Choosing between custom software versus off-the-shelf software can be difficult in some cases. Your business model (whether traditional or digital) and uniqueness of business processes should dictate what will work best for you. And there are times when off-the-shelf software makes the most sense. For example, most smaller businesses may only need accounting software or just be happy with a customer relationship management (CRM) product.
But whatever size company, you may need more depending on your business goals. Using software to simply aid in your day-to-day tasks is important but may not get you where you want to go in the long term. If you want help to grow your business or increase revenue, you’ll need to look at all options. There’s so much more value to software, particularly custom software, that can be realized when you make it part of your overall strategy and plans to succeed. Custom software can bring to life a new idea with innovation that can move your company into a new revenue stream. Or, it can simply and effectively improve the way you do business, moving you ahead of the competition. This is especially true if your unique processes can’t be adequately addressed with off-the-shelf products.
For starters, look at your current business model and evaluate what path your business will take, your objectives, and how your strategy will get you there. If technology/software is part of the plan to innovate or differentiate your product, consider custom software and budget accordingly. Otherwise, buying off-the-shelf for your business may be the way to go. Check the competition. What are they doing differently? What makes you special? What additional products and/or services will you add as time goes on. Choose wisely after all considerations have been evaluated.
Building Around Existing Platforms
Sometimes software concerns get pushed to the backburner as the busy workday takes over. And then things begin to change or become more difficult. The need for software solutions become especially apparent when there is a need to solve a problem. For example, if you’re already in business, you may be looking for a better way for salespeople to communicate with customers. An innovative solution may be to develop an app that would allow 24/7 communication between customers and account managers. But is this a good reason to jump into a custom software project? Or is there an off-the-shelf product that would work?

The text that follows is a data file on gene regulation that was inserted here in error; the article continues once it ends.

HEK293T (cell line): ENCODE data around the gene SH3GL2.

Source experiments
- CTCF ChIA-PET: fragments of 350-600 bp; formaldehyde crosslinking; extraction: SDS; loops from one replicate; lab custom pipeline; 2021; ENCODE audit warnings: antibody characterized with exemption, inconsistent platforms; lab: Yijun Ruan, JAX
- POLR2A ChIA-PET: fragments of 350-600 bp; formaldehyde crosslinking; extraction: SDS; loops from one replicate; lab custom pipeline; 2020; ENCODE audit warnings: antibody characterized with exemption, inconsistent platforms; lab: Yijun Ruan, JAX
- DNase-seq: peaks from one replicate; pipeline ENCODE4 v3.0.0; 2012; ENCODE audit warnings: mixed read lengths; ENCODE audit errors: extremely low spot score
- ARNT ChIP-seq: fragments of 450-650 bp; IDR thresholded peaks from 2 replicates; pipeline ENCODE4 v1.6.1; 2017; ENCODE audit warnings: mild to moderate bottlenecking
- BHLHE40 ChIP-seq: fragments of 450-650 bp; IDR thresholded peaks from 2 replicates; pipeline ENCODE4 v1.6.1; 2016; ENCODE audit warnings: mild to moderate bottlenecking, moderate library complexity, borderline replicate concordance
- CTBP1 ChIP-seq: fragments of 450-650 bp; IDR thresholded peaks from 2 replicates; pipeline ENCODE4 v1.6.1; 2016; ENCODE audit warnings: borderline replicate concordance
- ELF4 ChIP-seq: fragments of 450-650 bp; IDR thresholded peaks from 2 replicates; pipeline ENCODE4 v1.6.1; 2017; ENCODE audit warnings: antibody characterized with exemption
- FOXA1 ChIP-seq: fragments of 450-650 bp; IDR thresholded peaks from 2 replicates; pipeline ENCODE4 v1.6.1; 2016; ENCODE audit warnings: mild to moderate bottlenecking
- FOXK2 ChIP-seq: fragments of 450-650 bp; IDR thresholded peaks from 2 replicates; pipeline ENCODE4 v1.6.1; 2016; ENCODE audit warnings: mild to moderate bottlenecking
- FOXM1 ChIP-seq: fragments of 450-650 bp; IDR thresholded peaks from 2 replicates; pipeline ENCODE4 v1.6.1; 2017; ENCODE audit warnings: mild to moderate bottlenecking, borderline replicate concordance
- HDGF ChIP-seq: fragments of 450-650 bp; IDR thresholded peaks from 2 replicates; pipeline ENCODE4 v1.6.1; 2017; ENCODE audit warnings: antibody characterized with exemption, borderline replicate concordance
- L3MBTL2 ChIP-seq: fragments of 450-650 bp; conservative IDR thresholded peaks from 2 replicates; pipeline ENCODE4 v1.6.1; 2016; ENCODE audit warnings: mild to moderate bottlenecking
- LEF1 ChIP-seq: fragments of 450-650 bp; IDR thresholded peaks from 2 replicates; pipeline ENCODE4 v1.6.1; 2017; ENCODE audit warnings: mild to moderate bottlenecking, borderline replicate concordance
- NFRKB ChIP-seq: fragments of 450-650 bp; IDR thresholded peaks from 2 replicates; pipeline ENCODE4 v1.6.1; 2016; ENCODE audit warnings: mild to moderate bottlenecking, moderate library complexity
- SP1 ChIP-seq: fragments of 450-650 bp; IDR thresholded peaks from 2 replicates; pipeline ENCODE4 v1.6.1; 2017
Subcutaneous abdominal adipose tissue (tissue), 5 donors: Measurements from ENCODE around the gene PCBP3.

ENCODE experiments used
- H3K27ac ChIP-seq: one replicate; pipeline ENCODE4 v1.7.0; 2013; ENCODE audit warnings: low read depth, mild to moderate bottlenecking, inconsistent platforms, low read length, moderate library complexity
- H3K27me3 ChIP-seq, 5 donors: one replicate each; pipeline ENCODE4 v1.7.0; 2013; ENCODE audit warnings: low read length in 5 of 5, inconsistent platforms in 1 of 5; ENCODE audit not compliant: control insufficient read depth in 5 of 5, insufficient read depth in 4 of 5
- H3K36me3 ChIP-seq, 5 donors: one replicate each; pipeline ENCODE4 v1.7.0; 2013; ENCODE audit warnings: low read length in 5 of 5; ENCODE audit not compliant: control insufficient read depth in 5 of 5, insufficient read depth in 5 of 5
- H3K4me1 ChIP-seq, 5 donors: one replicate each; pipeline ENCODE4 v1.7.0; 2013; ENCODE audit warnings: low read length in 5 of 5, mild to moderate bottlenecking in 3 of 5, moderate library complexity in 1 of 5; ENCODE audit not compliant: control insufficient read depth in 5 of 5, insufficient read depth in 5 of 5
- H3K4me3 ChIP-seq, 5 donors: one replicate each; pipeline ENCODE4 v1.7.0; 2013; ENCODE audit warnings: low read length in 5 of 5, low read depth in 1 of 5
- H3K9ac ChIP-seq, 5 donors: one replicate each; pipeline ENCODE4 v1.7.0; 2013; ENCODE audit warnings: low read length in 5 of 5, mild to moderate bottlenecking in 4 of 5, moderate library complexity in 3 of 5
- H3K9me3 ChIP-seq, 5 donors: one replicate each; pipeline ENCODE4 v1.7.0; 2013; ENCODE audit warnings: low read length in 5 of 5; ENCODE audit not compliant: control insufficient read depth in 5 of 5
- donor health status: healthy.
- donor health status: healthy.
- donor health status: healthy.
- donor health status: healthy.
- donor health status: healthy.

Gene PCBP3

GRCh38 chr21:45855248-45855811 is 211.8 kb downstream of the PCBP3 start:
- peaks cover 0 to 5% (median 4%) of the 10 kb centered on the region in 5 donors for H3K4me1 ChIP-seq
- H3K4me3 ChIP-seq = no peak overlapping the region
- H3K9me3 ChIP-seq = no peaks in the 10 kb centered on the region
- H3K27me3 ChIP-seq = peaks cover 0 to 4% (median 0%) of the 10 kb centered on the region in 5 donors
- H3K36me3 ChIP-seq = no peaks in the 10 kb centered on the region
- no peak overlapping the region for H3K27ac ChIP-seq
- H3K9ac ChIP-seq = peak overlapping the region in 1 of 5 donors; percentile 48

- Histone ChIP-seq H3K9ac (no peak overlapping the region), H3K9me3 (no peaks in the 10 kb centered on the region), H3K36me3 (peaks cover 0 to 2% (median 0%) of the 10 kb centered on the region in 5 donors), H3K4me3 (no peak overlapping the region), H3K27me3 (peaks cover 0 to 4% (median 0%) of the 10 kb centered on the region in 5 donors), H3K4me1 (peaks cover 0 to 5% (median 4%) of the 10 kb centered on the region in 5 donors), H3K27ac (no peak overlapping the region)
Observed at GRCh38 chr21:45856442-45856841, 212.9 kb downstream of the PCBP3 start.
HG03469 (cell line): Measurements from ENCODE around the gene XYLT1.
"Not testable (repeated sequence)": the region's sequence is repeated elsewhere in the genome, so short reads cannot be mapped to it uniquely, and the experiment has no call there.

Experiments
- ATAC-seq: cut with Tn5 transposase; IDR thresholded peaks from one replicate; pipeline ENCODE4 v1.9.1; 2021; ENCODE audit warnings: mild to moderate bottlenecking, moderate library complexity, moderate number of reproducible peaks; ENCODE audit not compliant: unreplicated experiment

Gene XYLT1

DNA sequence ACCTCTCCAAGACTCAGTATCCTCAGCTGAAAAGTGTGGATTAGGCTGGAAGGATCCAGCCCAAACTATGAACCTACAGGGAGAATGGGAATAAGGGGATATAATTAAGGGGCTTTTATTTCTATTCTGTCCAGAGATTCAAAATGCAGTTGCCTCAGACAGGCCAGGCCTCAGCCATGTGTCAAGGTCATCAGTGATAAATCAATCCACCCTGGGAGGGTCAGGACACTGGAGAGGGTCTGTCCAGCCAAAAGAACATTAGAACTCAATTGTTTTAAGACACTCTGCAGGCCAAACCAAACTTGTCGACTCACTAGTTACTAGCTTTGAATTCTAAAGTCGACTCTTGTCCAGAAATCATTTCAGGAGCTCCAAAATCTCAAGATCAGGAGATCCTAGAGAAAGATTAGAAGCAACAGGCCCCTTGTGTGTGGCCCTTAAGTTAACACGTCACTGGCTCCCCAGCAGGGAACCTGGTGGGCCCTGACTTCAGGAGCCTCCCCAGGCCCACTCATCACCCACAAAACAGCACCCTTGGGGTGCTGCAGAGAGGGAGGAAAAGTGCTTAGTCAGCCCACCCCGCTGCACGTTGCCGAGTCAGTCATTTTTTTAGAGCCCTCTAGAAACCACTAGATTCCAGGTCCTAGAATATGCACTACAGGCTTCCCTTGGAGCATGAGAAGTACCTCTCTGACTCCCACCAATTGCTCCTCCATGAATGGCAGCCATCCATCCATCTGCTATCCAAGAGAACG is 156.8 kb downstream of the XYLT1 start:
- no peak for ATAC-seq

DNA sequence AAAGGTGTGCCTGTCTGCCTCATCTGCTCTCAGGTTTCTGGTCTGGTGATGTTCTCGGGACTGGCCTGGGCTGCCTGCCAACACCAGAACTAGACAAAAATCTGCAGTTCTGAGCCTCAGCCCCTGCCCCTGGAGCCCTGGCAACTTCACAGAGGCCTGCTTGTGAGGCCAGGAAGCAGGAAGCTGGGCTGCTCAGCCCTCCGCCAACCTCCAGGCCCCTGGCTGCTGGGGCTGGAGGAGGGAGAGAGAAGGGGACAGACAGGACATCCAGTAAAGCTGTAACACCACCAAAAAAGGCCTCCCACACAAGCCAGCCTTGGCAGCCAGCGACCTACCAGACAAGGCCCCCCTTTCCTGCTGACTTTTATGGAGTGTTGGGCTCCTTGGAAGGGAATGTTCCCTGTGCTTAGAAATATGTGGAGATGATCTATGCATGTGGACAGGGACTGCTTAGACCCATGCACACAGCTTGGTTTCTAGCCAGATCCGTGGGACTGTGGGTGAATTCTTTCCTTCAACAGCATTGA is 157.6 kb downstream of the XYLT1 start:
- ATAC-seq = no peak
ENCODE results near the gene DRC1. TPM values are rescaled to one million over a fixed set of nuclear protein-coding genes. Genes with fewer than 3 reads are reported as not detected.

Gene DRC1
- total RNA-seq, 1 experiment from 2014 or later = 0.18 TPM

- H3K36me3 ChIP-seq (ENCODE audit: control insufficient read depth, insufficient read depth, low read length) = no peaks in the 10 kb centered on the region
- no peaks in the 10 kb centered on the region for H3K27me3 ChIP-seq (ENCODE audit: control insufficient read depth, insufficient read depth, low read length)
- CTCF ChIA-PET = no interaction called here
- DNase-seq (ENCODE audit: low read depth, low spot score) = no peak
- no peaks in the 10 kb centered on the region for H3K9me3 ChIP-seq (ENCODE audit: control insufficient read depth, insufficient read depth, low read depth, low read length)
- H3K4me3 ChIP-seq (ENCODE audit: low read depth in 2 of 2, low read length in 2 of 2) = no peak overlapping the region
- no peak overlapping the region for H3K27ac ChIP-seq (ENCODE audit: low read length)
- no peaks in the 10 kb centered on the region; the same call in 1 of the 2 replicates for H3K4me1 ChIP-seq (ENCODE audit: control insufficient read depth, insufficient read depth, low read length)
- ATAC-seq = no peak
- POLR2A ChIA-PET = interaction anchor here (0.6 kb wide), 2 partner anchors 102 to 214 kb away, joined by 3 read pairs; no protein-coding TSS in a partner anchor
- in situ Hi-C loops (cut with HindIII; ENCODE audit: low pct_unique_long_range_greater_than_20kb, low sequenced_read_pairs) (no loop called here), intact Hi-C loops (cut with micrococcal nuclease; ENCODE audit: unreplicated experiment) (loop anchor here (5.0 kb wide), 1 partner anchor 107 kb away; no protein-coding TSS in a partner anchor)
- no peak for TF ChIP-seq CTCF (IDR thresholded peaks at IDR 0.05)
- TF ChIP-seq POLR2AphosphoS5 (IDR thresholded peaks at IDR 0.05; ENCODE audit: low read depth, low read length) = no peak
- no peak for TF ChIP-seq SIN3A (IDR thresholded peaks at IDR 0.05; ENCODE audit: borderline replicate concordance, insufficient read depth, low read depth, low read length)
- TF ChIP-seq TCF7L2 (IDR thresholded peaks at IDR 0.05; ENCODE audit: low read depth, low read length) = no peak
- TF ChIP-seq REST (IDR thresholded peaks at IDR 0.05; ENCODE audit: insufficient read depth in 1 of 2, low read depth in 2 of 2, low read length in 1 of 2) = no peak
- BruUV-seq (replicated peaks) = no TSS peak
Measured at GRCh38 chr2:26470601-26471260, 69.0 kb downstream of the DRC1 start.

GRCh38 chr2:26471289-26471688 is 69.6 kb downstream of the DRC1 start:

Since this type of solution is on the wish list of many companies, it may likely already exist. Why? Chances are there is something out there called a white-label solution that was developed by a software company. This white-label solution is a generic, non-exclusive option that was created for a specific client. It’s essentially sold and rebranded under another company name. Many times, these solutions are available and can be easily replicated and shared. And this ready-made product will likely save you time and money, bringing your solution to your customers faster. But it doesn’t really stop there. There is more to consider before making your move. You should take a step back to see how such an addition or change will affect the rest of your business processes.
For example, if your solution is an off-the-shelf product, the real question is how this solution will integrate with your existing systems. Can you expect a seamless experience? Or, will it cause more problems than it’s worth. You should consider if you’ll need to do extensive adjustments to make it work the way that you envisioned. Are you expecting to spend money on changes to the new or existing software or systems? Will you need to increase user licenses, purchase additional hardware or software, and so on? You should also consider the long-term investments of this option before making the purchase. Will you add new departments or new services, increase the number of employees, work with new vendors, etc.?
Ways to Incorporate Existing Options (SaaS, PaaS)
But there are ways to effectively incorporate other software options into your existing systems. For example, solutions such as Software as a Service (SaaS) that solve a problem so you won’t have to reinvent the wheel can be cost effective. This solution is managed at one central location, hosted on a server, and is accessed from the internet. Users of SaaS are not typically responsible for hardware or software updates.
Also known as on-demand, web-based, or hosted software, Salesforce is one of the best examples of a SaaS. Salesforce is a customer relationship management solution used by companies to manage prospects, leads, and customer information.